Here’s how we manage blood for surgeries:

  • We check your hemoglobin level before surgery.
  • If your hemoglobin is below 15, we’ll start you on iron pills.
  • If it’s below 13, we’ll check it again about a month before surgery.
  • If it’s still low, we’ll give you Procrit to boost it.
  • During surgery, we use a special tool to minimize bleeding.

Our surgeries are designed to be less invasive, leading to less blood loss—usually under 150ml, much less than the typical 500-1000 ml in other cases.

This approach helps us avoid unnecessary blood transfusions, making your surgery safer and more efficient.

Learn more about our Comprehensive Blood Management Program

Our hip surgery patients have a very low infection rate of 0.1% within the first three months after surgery, significantly lower than the national average of 1-2%. Infections, if they occur, are generally treatable without needing to remove the implant, especially if you promptly report any issues to us.

It’s important to note that patients living out of state who choose to have their care managed elsewhere may not achieve the same positive outcomes.

Patients at higher risk of infection include those with diabetes, weakened immune systems, obesity, or a history of hip surgery. To minimize the risk, we’ve developed a comprehensive prevention program that includes:

  • Preoperative checks to ensure no active infections and good health status, including controlled blood sugar levels for diabetics.
  • Preoperative skin preparation with antibacterial washes and shaves and nostril treatment to reduce bacteria.
  • Intraoperative precautions like IV antibiotics, use of antiseptics, and a clean operating environment with specialized air filtration and protective clothing.
  • Postoperative care involves specific antibiotics, wound care techniques, and protective dressings that don’t require changes, followed by daily antibacterial ointment applications after the initial dressing is removed.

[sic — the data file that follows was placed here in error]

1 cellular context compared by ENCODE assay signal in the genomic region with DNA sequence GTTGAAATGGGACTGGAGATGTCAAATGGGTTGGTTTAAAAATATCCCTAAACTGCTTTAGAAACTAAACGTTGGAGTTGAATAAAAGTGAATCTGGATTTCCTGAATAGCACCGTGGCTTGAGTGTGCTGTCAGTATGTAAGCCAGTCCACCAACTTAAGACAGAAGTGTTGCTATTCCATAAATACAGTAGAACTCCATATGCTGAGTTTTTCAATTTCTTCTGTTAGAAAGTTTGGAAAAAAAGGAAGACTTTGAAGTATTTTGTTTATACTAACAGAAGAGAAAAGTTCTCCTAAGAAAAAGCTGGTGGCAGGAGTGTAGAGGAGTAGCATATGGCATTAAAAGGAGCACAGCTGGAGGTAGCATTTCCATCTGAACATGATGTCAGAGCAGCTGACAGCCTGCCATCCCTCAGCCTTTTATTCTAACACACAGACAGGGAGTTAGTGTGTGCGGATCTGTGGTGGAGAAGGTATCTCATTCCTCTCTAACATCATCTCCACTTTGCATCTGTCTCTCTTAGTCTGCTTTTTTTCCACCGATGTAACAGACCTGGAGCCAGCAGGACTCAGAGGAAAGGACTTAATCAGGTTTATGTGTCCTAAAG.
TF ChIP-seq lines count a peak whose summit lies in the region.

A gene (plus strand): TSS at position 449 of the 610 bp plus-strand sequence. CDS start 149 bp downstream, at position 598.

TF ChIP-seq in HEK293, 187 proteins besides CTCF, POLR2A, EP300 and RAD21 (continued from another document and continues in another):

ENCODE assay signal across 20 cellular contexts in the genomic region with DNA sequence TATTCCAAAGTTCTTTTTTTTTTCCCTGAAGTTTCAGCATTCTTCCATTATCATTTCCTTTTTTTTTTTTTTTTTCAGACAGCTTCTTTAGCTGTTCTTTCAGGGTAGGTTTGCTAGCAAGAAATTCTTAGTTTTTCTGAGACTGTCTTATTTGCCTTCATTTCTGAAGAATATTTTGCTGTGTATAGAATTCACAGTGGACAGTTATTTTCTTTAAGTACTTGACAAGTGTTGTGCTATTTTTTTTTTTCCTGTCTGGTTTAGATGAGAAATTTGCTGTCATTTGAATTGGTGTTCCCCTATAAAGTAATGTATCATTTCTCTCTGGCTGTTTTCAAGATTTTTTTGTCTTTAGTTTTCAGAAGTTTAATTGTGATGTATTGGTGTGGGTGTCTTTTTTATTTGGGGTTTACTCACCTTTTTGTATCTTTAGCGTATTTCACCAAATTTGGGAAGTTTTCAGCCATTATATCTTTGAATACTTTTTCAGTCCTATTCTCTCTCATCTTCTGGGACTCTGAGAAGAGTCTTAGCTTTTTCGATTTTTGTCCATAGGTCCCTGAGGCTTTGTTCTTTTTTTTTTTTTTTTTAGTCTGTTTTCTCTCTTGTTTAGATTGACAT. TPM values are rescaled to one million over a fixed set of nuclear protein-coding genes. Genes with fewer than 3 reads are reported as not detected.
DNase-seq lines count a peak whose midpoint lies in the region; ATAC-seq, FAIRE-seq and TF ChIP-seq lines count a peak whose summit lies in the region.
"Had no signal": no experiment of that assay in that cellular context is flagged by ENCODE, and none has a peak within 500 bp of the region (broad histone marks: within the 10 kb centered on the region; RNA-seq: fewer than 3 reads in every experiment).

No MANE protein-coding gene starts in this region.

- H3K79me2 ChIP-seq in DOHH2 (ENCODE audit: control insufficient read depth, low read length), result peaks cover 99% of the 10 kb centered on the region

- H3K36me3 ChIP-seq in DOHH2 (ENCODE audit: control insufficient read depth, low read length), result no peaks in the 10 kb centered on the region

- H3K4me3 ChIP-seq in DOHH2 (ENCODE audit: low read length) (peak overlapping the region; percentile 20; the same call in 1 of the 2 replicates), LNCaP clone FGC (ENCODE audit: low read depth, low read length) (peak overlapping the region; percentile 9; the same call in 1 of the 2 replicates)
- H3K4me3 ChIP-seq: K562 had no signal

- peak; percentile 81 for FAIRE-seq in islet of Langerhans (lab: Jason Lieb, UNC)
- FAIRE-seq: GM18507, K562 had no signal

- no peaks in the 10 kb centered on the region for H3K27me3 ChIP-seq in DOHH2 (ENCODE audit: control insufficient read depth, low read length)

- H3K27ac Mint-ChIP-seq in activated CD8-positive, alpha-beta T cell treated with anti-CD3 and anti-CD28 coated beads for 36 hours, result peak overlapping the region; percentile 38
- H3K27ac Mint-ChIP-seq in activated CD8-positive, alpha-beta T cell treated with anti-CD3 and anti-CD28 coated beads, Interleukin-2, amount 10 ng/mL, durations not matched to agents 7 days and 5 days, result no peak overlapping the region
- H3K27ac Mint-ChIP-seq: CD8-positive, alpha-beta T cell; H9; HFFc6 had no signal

• Our approach combines multiple strategies to address potential infection risks from various angles, including optimizing patient health, maintaining a sterile operating environment, and using antibiotics and antiseptics effectively.

In the rare event of a deep infection, prompt treatment usually allows for recovery without losing the implant.

Remember, keeping us informed and following postoperative care instructions are key to preventing infections and ensuring the best possible outcome from your hip surgery.

Blood Clots

Blood clots are a concern after hip or knee replacement surgery due to the body’s natural reaction to heal the surgical area, which can cause clotting. While clotting helps stop bleeding, it can sometimes go too far, leading to clots in the veins of the legs and pelvis. This becomes a problem if a clot travels to the lungs, a condition known as a pulmonary embolism, which can be serious.

To minimize bleeding during surgery, we use special techniques and tools. However, to prevent excessive clotting after surgery, we also rely on measures including:

  • Getting you moving as soon as possible after surgery.
  • Using devices that gently compress your legs to help circulation.
  • Prescribing medications known as anticoagulants or “blood thinners” to reduce the risk of harmful clotting.